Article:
Murtaza Haider, Liam Donaldson
This report reviews alternative sources of revenue to support new infrastructure and other development projects for which municipal funds are not readily available. We review two such instruments: Tax Increment Financing (TIF) and Land Value Capture (LVC). We found more frequent use of TIF than LVC. TIF has largely been used to fund small-scale projects, often not exceeding one or two hundred million dollars in capital costs. We could find only two TIF implementations that aimed to generate over a billion dollars in TIF revenue, and those projects fell short of meeting the revenue targets. The evidence for TIF efficacy is mixed and depends, to some extent, on the type of methods used in the analysis. Some studies found the TIF districts reported higher rates of development and greater real estate price appreciation than comparable non-TIF districts. Other studies reached different conclusions. Three key elements were repeatedly found to contribute to TIF success. (1) Mixed land use developments often met their intended TIF objectives. (2) The timing of TIF implementation mattered; TIFs initiated during recessions met with limited success. (3) Smaller TIFs were more successful in meeting revenue targets than larger ones. We simulate a 30-year TIF implementation along the Sheppard East corridor in Toronto, the route for the Sheppard subway line that started operations in 2002, and offer insights for local and higher tiers of government interested in implementing TIF. Our analysis of the Sheppard East corridor found that the net present value of the simulated TIF revenue covered only a small portion of the capital costs of extending the subway line.
Murtaza Haider, Amar Anwar, Cynthia Holmes
The City of Toronto implemented a land transfer tax on real estate transactions in February 2008. We explore the impact of the tax on housing sales in the City of Toronto and the rest of the Greater Toronto Area (GTA). Previous research has shown that housing sales declined in Toronto once the City imposed the land transfer tax. This study, however, concludes that the negative impact of the tax on housing sales was statistically insignificant. Our approach differs from earlier studies in three ways. First, we highlight other influences on housing sales, in particular, the impact of the Great Recession, which overlapped with the imposition of the land transfer tax in Toronto, and the tightening of mortgage regulations in Canada that prevented lenders from issuing subprime mortgages. Second, we analyze the sale of both freehold and condominium properties in the GTA; previous research restricted analysis to freehold properties. Third, we take a regional perspective by contrasting any decline in...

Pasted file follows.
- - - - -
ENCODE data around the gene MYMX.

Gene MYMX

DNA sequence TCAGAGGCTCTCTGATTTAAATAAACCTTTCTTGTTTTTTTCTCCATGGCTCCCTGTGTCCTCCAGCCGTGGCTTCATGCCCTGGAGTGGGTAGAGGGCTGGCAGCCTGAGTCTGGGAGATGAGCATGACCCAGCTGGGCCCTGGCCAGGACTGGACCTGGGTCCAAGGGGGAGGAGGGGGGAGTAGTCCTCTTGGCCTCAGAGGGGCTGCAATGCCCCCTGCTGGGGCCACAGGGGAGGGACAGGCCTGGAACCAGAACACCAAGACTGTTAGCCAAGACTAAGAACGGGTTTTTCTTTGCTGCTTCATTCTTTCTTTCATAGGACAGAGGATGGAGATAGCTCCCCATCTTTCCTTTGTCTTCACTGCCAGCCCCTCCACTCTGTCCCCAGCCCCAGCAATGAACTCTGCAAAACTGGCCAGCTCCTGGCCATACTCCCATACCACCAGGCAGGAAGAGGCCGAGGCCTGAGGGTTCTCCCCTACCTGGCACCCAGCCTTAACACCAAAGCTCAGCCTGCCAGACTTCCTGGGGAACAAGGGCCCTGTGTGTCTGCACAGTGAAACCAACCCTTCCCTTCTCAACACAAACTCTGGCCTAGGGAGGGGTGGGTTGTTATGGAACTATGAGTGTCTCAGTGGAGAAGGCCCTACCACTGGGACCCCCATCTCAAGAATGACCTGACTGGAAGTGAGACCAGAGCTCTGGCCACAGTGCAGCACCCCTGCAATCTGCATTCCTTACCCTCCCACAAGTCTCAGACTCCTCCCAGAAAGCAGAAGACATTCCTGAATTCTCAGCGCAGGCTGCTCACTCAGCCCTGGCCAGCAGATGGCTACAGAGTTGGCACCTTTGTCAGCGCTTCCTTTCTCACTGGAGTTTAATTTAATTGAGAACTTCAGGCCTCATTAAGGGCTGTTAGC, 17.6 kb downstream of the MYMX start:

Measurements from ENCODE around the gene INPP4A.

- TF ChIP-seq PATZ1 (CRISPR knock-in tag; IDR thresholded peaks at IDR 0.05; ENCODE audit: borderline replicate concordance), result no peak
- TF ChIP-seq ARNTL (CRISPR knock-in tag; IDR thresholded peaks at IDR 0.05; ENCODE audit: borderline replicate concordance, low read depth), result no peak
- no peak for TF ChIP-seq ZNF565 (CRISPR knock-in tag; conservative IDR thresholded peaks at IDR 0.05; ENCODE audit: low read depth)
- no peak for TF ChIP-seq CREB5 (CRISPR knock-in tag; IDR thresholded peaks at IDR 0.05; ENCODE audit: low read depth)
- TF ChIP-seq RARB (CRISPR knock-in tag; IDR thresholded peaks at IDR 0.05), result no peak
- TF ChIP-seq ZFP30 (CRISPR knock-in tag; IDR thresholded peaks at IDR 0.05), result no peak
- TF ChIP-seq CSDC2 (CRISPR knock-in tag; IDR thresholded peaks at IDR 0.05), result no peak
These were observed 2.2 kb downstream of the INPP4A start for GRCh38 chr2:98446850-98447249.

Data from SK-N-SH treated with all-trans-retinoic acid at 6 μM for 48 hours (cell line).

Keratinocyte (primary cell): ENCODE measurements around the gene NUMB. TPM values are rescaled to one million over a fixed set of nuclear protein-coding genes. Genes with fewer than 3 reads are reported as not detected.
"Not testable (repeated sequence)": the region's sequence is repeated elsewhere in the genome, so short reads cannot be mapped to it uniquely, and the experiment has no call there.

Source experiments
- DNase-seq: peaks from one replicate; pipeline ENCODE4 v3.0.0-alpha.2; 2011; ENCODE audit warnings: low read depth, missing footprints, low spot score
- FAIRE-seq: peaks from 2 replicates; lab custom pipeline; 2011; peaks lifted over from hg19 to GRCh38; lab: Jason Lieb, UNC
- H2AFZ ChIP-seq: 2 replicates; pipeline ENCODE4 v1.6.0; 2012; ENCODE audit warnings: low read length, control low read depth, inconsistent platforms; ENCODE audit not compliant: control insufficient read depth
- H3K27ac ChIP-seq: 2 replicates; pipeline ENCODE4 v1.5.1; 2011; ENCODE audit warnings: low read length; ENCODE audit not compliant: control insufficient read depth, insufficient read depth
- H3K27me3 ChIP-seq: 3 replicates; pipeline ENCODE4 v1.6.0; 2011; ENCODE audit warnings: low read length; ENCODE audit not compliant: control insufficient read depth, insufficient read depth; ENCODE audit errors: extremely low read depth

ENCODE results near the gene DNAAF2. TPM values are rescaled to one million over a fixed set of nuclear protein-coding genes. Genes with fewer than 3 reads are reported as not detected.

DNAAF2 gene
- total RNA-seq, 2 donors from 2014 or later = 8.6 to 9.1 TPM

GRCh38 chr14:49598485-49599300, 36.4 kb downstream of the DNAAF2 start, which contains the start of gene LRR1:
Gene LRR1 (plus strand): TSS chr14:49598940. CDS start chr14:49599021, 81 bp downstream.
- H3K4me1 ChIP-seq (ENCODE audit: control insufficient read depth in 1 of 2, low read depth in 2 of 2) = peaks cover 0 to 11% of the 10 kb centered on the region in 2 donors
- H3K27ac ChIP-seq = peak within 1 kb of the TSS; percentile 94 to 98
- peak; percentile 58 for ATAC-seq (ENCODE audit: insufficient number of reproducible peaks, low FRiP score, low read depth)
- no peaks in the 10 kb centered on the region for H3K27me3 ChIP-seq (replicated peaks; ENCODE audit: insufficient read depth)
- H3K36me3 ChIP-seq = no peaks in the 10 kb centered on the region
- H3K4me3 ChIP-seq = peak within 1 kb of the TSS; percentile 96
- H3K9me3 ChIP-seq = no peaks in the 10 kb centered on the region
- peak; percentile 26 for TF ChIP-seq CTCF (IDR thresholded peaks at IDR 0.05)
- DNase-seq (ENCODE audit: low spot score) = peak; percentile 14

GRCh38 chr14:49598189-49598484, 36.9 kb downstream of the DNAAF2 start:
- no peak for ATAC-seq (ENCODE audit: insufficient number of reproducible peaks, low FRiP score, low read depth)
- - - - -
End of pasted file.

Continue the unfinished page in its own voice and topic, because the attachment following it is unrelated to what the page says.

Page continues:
Haider, L. Donaldson, M. Nourinejad
The Toronto City Council is currently reviewing regulatory frameworks that govern the operations of taxicabs and limousines in the city. This report argues that the scope of the Council’s review should be expanded to determine the possible adverse impacts of increased motorization, namely traffic congestion and tailpipe emissions, which would result from taxicab deregulation.